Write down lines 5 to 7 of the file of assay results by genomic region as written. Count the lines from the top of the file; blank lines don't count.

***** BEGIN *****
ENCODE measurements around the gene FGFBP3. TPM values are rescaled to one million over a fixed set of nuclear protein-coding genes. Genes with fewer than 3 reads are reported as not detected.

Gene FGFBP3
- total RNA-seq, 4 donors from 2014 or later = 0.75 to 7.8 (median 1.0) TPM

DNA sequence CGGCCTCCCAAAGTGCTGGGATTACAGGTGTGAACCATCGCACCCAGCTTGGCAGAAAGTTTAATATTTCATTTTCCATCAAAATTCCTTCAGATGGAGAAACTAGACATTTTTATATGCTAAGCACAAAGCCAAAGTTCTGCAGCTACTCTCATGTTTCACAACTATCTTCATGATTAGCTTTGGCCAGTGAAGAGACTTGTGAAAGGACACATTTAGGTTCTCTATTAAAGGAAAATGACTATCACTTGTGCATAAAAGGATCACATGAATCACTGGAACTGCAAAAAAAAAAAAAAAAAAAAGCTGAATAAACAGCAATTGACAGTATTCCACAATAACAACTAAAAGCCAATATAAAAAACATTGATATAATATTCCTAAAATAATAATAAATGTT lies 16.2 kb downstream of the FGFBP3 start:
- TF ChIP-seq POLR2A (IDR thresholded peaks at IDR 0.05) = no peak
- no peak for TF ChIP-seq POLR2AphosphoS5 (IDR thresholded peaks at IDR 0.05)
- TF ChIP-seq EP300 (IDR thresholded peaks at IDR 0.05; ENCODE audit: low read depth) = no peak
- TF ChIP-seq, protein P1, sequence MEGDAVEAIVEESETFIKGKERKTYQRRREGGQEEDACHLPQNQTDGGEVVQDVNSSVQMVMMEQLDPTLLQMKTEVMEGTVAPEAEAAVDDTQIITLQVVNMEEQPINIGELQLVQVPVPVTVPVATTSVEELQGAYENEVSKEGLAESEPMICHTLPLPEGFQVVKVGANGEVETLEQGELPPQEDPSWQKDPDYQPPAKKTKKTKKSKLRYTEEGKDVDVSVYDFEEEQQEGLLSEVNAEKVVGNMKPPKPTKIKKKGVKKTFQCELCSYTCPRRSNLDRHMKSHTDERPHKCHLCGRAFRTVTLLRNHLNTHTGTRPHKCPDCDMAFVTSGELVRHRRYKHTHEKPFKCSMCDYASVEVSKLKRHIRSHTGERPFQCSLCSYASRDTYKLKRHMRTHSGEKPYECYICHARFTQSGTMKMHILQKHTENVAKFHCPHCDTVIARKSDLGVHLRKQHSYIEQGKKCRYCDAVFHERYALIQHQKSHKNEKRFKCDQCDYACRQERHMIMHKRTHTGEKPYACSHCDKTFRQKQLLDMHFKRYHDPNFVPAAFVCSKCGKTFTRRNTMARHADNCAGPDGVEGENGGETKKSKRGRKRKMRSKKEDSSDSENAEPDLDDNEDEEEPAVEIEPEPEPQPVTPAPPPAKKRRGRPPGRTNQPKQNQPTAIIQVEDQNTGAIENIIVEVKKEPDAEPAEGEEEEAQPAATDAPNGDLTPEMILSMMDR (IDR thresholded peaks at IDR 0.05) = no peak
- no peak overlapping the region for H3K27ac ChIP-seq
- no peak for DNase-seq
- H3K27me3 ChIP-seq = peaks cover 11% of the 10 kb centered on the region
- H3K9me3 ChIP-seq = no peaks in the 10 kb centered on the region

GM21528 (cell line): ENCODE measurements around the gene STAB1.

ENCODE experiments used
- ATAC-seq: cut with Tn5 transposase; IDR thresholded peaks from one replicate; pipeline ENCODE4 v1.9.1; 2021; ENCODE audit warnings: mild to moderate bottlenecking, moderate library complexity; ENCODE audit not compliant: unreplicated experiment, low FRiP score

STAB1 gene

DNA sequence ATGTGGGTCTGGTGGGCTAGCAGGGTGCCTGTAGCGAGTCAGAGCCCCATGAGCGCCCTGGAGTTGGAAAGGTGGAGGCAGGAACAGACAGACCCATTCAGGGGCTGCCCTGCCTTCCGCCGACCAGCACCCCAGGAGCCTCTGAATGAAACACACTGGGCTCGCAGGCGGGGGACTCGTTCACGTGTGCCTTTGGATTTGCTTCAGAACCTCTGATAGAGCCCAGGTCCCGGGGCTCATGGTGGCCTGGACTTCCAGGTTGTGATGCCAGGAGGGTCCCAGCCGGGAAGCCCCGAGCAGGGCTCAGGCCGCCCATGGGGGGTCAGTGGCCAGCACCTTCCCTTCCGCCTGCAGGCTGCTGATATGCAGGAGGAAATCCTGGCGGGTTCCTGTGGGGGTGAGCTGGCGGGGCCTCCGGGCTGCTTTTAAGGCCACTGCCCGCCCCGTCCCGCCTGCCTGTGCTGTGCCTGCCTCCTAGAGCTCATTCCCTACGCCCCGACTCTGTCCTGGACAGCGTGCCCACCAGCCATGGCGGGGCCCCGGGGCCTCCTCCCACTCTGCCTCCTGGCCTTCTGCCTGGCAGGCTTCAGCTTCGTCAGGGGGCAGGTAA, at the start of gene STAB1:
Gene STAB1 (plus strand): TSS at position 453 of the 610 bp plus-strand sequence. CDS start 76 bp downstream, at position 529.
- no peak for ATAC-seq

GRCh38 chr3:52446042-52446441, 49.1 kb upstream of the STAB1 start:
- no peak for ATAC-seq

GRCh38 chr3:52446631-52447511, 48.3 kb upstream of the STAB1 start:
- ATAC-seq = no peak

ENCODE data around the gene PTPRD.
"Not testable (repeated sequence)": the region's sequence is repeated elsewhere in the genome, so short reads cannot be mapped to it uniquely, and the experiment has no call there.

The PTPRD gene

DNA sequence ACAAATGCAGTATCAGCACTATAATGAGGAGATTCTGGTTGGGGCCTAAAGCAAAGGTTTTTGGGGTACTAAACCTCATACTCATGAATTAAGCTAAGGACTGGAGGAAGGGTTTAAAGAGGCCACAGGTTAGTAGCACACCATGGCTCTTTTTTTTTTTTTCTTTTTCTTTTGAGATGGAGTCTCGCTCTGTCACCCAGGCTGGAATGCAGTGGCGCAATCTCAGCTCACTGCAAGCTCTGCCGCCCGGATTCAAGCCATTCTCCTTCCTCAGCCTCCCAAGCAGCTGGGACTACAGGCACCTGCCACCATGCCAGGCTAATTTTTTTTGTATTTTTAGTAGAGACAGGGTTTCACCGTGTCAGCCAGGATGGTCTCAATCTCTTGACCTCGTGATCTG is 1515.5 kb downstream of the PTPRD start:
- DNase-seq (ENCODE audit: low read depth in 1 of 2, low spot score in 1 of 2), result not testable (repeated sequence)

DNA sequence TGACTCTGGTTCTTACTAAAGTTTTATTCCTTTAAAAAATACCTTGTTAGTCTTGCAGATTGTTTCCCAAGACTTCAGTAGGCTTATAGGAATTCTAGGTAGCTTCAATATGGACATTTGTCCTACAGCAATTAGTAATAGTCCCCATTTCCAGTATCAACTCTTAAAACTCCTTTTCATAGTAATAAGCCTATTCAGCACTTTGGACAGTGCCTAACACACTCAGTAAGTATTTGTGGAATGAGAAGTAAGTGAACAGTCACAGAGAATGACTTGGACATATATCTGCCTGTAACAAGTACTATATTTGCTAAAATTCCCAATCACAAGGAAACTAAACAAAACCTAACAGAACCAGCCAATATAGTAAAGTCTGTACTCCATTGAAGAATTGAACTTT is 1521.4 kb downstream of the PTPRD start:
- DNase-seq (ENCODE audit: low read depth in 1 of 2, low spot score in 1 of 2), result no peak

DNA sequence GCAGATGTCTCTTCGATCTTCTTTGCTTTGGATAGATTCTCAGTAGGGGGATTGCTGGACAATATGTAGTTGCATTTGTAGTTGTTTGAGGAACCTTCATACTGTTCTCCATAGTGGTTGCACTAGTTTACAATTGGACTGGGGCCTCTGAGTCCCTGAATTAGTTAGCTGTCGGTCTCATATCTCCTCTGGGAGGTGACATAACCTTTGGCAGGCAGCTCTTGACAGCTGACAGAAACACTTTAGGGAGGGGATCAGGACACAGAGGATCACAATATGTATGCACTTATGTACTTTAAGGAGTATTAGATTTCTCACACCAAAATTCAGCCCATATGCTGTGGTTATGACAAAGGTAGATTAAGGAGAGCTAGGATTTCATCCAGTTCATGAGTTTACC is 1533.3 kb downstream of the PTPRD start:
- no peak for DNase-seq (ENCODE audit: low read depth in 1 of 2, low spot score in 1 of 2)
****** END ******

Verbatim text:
- TF ChIP-seq POLR2A (IDR thresholded peaks at IDR 0.05) = no peak
- no peak for TF ChIP-seq POLR2AphosphoS5 (IDR thresholded peaks at IDR 0.05)
- TF ChIP-seq EP300 (IDR thresholded peaks at IDR 0.05; ENCODE audit: low read depth) = no peak